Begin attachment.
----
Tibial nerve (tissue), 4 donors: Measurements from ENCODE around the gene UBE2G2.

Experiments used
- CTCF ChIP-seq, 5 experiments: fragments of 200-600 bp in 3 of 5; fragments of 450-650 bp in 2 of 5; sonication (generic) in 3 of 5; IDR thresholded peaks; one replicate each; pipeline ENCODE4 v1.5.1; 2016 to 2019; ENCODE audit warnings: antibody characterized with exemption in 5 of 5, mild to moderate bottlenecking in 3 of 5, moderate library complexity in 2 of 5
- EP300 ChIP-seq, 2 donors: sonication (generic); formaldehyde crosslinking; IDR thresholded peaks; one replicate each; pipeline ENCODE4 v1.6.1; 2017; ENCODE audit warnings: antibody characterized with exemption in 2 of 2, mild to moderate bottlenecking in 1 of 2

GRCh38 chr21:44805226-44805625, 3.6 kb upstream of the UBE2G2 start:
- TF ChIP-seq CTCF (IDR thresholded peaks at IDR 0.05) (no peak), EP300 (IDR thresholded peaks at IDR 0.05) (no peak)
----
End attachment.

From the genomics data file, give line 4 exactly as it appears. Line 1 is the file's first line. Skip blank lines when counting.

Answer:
- EP300 ChIP-seq, 2 donors: sonication (generic); formaldehyde crosslinking; IDR thresholded peaks; one replicate each; pipeline ENCODE4 v1.6.1; 2017; ENCODE audit warnings: antibody characterized with exemption in 2 of 2, mild to moderate bottlenecking in 1 of 2